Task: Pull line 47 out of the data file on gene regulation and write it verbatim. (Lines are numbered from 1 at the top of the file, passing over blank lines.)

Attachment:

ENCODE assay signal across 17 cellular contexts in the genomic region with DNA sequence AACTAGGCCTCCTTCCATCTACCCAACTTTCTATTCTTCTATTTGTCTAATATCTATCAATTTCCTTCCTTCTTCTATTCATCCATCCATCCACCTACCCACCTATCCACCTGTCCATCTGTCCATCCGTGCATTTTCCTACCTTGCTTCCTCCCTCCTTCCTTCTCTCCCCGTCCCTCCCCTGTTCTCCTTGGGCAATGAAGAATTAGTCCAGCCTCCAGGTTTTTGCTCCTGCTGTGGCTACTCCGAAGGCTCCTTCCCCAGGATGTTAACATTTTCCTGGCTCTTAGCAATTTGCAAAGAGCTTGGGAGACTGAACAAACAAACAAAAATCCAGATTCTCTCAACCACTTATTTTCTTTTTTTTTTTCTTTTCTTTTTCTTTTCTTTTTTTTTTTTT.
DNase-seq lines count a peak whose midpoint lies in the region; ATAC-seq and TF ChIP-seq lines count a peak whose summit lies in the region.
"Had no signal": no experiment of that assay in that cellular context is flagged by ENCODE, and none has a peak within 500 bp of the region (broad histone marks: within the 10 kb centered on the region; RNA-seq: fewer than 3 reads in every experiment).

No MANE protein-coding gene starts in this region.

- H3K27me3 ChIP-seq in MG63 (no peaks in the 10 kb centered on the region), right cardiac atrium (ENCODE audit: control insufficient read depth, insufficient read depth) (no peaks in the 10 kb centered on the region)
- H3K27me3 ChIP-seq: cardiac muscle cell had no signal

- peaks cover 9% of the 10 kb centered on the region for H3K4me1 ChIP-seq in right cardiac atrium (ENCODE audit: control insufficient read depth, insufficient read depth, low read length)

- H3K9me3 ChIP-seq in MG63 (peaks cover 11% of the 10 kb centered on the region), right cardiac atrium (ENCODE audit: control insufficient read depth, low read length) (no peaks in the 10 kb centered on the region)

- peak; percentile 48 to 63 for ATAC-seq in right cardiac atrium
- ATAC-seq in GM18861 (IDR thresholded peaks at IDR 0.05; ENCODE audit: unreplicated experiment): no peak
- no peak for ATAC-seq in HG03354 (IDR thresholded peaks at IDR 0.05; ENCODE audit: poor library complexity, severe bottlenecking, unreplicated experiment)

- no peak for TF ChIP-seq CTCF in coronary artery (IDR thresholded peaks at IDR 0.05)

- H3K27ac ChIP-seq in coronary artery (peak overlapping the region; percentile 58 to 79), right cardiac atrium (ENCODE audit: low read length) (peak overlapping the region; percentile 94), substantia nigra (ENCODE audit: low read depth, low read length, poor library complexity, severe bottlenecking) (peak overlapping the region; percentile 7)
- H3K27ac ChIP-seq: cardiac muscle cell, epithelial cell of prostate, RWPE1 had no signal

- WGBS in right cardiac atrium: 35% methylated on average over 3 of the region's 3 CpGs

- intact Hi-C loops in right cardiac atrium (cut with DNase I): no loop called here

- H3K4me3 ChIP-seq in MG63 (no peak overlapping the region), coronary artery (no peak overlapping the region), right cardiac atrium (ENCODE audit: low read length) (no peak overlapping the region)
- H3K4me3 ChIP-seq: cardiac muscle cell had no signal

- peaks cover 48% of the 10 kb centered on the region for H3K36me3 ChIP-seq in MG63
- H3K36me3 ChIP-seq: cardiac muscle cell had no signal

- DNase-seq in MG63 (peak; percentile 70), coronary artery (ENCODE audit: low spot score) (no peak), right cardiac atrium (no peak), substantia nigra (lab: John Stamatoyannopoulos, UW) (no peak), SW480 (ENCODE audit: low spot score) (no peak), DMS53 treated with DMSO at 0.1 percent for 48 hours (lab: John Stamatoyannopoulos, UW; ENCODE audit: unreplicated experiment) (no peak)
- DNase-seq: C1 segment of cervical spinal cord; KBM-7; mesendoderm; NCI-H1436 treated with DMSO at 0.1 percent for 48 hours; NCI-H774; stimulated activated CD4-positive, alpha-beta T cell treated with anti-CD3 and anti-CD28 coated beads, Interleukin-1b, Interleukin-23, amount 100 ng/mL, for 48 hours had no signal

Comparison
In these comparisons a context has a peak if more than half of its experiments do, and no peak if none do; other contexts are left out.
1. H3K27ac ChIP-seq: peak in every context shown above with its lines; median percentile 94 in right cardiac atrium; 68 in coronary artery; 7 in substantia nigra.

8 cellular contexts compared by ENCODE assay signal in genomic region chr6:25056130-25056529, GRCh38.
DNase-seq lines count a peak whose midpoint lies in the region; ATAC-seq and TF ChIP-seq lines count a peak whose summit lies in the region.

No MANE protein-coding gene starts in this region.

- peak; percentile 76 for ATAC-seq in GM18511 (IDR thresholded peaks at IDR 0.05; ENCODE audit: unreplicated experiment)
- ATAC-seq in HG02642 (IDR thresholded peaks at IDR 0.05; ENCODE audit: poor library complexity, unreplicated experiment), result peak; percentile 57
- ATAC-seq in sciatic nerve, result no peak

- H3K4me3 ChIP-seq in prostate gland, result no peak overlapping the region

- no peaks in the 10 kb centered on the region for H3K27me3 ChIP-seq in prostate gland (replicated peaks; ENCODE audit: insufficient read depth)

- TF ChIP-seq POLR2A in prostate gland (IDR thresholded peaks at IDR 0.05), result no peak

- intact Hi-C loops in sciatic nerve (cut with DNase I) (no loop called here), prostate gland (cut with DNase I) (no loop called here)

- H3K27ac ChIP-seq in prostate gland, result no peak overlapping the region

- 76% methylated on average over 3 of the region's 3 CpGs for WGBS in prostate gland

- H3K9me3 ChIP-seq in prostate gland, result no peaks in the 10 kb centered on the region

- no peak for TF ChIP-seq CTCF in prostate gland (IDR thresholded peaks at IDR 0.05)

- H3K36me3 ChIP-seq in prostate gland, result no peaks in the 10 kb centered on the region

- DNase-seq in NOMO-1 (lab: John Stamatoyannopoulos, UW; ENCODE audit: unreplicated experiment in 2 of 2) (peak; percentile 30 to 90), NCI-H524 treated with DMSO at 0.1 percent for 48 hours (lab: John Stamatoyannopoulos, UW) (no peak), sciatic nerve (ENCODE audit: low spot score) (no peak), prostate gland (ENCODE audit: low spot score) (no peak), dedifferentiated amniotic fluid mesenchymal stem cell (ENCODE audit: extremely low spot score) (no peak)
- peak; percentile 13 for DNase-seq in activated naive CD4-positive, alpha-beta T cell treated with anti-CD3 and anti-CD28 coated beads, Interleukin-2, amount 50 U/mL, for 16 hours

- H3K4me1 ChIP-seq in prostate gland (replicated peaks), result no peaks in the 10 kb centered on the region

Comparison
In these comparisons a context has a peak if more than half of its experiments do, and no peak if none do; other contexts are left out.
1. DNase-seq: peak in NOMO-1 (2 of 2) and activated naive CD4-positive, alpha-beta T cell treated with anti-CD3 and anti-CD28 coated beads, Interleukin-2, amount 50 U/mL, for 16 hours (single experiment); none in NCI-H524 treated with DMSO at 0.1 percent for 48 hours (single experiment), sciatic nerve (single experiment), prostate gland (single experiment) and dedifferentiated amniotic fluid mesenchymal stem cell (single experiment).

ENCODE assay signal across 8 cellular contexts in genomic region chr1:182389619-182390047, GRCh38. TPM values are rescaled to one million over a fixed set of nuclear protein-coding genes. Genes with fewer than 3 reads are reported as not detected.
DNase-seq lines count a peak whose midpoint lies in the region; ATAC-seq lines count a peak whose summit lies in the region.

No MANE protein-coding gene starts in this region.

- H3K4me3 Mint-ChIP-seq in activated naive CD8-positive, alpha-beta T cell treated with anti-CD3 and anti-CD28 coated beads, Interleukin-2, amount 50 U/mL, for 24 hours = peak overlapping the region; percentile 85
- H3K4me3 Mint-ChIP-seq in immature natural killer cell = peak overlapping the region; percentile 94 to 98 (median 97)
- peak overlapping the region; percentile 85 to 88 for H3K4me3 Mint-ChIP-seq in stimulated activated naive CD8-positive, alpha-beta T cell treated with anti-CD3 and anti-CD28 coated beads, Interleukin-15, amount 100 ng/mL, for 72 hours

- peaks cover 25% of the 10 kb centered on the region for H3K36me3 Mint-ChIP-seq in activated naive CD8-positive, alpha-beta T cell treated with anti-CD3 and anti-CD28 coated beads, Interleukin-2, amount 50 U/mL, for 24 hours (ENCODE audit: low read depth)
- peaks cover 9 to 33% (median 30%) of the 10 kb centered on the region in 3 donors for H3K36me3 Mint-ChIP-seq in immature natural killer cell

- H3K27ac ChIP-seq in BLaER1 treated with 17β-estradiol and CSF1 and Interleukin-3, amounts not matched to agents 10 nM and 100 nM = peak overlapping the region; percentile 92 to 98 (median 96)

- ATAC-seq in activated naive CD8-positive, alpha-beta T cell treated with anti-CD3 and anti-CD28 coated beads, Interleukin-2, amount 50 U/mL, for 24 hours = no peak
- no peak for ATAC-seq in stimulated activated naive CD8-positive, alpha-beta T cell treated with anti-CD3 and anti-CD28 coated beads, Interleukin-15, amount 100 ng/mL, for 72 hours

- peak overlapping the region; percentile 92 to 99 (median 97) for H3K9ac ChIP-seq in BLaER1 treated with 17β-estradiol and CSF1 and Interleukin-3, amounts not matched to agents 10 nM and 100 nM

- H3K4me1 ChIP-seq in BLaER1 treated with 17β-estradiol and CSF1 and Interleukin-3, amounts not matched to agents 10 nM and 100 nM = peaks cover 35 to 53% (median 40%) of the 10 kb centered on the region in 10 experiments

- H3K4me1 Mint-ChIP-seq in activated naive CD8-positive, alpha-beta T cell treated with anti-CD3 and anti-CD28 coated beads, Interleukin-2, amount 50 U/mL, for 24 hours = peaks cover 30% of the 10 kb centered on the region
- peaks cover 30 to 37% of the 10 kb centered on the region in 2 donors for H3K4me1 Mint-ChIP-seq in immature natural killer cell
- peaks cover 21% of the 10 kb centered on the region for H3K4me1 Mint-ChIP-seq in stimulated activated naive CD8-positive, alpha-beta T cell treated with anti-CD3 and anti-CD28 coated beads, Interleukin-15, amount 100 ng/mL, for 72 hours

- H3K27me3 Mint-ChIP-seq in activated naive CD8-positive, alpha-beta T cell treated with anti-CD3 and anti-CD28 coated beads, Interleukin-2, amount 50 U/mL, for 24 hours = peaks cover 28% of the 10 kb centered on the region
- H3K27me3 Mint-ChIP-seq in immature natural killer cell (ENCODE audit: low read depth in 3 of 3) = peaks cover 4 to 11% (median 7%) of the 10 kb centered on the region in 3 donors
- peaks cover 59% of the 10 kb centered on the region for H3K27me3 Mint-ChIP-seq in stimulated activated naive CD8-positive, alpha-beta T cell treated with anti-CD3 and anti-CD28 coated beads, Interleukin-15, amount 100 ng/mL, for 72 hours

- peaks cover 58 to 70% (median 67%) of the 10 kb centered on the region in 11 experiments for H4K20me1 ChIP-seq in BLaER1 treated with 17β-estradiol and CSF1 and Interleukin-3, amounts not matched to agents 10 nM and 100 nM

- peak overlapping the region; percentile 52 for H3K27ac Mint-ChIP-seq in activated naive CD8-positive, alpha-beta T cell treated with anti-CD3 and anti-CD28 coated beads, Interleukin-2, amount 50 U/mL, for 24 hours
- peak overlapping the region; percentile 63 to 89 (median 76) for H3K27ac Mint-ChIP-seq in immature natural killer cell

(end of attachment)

ENCODE assay signal across 8 cellular contexts in genomic region chr1:182389619-182390047, GRCh38. TPM values are rescaled to one million over a fixed set of nuclear protein-coding genes. Genes with fewer than 3 reads are reported as not detected.